Lana Parrilla, Jennifer Morrison Lana Parrilla, Jennifer Morrison

Once is not enough. Sometimes a second look, or a second episode, is necessary to convince a skeptic that a show is worth taking a risk on. So it is with ABC's dazzling but dauntingly precious Once Upon a Time (Sunday, 8/7c), which back when I was considering it for Fall Preview left me wondering: "Is this ambitiously whimsical fantasia the next Pushing Daisies cult fave or the next Eastwick insta-flop? (Either way, it will likely be an uphill climb to happily ever after.) It would be easier to love if it weren't so convoluted and campy."

But then ABC made another episode (the third, airing Nov. 6) available for review, and I started to find myself enchanted and beguiled, ready to curl up with more chapters of this fractured fairy tale. First, though, you have to digest the premise, and the overstuffed and often overripe pilot is a lot to swallow. We begin in a lavishly rendered fairy-tale land where Snow White (Big Love's Ginnifer Goodwin) and Prince Charming wrangle with an Evil Queen (Lana Parrilla), who interrupts their wedding with the promise of a curse. Said curse arrives just as Snow manages to send her newborn daughter Emma through a magical portal into our world. Years pass, and the grown Emma (House's arch Jennifer Morrison), now a loner of a bounty hunter, is enlisted by a little boy to hasten to the isolated burg of Storybrooke, Maine, where time is frozen and all our favorite characters of legend live in ignorance of their fabled origins. The boy believes Emma can reverse the curse, but first she has to face the town mayor (Parrilla again), who's given to saying things like, "I will destroy you if it is the last thing I do." (Has she been watching Revenge? Do they even have TVs in Storybrooke?)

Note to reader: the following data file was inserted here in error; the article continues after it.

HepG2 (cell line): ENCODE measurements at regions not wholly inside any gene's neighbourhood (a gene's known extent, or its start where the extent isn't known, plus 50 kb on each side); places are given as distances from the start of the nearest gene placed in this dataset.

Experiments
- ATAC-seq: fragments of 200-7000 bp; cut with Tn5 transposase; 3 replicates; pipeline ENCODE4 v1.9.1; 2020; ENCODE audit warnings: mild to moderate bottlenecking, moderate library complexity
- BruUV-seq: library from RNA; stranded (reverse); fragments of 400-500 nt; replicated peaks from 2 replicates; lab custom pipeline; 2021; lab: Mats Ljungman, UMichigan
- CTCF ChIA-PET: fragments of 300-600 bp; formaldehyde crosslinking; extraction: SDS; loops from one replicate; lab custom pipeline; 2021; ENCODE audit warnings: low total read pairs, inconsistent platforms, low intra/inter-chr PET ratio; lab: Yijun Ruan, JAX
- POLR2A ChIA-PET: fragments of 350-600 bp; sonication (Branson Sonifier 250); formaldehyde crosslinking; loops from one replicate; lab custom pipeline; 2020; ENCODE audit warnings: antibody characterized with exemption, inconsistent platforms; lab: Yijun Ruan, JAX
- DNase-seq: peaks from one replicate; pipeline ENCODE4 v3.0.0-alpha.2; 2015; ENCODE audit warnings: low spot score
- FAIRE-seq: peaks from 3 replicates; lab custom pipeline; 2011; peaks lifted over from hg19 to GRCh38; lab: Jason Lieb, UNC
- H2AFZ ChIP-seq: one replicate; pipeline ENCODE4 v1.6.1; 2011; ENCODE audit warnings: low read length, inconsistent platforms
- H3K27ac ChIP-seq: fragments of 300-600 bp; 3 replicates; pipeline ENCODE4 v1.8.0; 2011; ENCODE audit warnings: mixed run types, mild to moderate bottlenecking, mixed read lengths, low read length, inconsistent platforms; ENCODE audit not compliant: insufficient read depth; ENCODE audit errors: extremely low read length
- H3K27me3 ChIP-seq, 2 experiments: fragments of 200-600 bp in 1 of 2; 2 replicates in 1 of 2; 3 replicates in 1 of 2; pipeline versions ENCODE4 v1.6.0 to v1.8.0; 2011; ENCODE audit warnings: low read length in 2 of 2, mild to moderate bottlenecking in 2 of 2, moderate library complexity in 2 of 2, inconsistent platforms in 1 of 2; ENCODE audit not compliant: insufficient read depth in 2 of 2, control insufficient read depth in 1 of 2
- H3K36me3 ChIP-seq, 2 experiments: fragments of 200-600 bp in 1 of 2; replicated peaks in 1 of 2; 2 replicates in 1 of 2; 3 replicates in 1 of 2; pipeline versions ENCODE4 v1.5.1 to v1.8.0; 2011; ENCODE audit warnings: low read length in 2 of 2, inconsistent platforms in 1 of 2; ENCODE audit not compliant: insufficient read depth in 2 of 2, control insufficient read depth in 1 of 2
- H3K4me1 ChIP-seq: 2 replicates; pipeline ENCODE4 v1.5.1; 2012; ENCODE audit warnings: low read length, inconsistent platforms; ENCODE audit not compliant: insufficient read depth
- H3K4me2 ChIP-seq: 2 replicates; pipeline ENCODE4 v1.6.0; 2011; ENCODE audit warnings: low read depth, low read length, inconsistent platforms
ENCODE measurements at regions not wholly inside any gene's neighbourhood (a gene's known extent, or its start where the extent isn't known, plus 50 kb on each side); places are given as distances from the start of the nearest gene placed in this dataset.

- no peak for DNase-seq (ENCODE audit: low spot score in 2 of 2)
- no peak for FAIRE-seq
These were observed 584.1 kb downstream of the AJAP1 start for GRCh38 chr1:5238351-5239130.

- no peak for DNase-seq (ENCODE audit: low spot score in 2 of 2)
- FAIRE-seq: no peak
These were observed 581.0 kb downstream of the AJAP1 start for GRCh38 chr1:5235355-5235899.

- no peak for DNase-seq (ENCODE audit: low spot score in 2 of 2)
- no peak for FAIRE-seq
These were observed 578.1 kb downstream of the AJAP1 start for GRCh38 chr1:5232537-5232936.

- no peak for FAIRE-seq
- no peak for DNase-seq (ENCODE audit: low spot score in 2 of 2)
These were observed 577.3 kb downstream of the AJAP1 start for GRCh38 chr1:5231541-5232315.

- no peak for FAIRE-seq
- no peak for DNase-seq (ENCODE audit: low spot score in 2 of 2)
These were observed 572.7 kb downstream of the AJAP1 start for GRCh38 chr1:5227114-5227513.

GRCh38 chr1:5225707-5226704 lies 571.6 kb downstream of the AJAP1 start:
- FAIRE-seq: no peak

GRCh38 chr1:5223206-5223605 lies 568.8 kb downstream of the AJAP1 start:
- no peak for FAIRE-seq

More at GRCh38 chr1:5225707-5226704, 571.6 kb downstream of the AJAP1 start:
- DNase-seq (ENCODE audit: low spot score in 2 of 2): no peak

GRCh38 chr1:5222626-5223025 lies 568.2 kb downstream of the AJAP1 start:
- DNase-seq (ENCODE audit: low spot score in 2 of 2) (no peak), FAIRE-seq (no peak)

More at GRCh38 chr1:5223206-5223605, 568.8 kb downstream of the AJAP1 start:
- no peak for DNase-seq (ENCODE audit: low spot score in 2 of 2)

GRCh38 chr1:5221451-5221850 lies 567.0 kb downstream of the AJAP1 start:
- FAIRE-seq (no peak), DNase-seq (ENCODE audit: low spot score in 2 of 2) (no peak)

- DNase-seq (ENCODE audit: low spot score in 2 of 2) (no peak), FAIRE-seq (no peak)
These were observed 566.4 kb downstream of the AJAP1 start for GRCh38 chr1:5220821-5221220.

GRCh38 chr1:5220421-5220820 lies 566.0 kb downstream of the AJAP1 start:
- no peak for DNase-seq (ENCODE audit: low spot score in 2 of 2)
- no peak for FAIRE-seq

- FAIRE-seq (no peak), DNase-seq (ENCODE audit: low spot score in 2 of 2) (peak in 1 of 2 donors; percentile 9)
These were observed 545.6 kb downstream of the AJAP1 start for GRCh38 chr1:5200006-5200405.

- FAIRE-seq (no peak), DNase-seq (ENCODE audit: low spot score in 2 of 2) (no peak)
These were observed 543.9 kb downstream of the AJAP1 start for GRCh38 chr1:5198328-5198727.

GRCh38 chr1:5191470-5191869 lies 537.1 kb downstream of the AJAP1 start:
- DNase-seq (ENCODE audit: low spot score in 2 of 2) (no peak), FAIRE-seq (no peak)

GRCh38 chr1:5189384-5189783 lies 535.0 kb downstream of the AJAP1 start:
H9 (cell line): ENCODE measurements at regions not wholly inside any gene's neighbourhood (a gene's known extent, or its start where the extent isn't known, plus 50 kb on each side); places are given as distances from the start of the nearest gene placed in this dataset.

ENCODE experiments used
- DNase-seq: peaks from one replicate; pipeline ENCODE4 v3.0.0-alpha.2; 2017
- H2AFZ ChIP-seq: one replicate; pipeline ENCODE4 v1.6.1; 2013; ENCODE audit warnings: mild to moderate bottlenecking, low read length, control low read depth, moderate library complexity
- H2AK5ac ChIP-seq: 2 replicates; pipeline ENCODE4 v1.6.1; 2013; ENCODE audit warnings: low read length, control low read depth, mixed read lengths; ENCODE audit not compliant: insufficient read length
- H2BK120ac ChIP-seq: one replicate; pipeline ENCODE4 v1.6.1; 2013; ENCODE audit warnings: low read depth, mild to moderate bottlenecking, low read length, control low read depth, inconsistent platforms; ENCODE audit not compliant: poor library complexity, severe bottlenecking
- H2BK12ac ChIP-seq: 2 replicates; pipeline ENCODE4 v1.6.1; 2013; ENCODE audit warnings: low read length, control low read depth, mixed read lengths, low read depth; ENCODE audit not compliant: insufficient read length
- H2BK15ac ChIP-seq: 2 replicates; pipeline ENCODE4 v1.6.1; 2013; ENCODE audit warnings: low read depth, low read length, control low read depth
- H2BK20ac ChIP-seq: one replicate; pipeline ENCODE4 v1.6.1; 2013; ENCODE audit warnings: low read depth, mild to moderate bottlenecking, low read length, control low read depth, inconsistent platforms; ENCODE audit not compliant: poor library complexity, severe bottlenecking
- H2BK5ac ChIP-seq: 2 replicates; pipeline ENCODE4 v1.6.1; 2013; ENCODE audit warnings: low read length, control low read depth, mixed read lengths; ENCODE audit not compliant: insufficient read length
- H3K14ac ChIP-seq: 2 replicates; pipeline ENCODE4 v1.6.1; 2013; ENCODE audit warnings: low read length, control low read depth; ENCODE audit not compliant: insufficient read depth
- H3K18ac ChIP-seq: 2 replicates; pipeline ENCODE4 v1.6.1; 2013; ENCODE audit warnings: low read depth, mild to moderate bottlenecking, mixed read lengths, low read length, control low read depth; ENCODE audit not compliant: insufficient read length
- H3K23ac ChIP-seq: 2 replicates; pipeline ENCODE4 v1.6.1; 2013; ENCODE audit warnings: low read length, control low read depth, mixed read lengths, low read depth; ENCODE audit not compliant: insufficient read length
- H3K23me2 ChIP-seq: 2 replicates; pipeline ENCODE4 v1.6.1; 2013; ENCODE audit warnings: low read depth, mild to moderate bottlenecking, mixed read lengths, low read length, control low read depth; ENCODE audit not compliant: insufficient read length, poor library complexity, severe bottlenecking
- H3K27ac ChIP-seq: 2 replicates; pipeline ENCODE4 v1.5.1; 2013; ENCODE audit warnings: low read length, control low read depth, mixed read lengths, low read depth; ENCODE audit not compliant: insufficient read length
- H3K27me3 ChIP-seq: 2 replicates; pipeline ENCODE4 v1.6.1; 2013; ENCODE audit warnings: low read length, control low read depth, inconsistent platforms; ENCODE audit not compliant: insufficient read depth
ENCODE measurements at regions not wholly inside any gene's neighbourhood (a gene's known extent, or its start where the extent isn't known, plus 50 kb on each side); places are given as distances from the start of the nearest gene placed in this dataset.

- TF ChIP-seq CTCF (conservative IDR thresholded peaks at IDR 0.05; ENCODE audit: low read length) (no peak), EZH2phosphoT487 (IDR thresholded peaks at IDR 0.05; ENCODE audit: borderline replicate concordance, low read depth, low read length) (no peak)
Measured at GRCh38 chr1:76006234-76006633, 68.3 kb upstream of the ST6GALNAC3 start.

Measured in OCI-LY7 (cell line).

"Seriously?" Emma remarks with some frequency, which is understandable. I was initially underwhelmed by all the heavy-handed whimsy, but I began to take Once a bit more seriously upon sampling the upcoming third episode. It cleverly weaves Lost-like flashbacks — the show's creators are Lost vets, and it shows — taking us back to Snow's colorful past as a frisky bandit, played off against her modern-day search for the John Doe she doesn't know is her Prince Charming (and their meet-cute back in the enchanted woods truly is charming). There's gorgeous fun to be had here, and I'm cautiously optimistic that ABC's patience in delaying the premiere until a month into the season, coupled with heavy and smart promotion, will pay off, at least initially. It would be a shame for this book to be closed too soon.

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